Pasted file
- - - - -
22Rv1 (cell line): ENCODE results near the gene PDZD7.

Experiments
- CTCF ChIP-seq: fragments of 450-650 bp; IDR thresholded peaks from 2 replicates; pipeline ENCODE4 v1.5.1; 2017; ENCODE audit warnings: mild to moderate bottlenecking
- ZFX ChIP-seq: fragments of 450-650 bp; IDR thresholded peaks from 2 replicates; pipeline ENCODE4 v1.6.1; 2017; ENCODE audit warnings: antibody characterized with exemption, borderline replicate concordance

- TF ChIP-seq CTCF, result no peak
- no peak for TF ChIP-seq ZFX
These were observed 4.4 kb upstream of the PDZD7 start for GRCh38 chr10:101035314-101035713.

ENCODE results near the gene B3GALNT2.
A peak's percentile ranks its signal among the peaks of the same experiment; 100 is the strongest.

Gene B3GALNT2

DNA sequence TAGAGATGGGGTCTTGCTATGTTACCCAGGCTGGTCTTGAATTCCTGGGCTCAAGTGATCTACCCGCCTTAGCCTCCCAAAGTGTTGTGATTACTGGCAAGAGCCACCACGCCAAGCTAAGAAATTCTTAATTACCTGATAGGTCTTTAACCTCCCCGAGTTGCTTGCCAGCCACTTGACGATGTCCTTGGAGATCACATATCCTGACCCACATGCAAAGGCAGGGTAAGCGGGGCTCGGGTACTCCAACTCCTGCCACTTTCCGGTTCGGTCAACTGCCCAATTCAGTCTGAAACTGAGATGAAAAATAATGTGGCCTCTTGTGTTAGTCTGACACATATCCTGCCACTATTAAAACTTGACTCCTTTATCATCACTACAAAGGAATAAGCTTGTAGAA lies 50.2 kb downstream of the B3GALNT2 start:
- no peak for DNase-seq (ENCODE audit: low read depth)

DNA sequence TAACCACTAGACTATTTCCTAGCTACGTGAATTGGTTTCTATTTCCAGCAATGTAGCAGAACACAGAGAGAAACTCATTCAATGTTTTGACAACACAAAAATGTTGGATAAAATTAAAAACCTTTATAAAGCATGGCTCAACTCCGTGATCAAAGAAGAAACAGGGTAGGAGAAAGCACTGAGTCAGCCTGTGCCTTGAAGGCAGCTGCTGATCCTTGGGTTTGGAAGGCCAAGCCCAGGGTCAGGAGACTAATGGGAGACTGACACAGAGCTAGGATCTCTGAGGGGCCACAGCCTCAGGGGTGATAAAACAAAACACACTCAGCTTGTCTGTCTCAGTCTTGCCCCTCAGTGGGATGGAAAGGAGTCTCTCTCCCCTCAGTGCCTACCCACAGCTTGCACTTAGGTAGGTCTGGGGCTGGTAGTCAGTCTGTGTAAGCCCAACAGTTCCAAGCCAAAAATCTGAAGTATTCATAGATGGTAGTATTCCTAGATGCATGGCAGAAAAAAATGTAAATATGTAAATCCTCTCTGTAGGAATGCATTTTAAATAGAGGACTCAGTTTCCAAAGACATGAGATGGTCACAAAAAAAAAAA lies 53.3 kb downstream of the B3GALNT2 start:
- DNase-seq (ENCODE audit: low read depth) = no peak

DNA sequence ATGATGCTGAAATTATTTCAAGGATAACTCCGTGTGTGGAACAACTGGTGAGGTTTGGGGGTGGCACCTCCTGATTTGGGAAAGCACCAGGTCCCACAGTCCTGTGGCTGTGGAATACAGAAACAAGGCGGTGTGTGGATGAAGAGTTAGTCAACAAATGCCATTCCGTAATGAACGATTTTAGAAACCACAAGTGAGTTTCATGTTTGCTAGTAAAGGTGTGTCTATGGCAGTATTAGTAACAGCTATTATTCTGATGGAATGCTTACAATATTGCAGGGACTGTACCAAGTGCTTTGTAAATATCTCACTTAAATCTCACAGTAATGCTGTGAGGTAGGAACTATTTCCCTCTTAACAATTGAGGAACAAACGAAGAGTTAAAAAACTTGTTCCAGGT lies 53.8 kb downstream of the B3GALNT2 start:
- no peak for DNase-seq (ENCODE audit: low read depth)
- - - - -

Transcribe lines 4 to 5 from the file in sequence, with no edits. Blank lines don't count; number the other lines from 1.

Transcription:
- ZFX ChIP-seq: fragments of 450-650 bp; IDR thresholded peaks from 2 replicates; pipeline ENCODE4 v1.6.1; 2017; ENCODE audit warnings: antibody characterized with exemption, borderline replicate concordance

- TF ChIP-seq CTCF, result no peak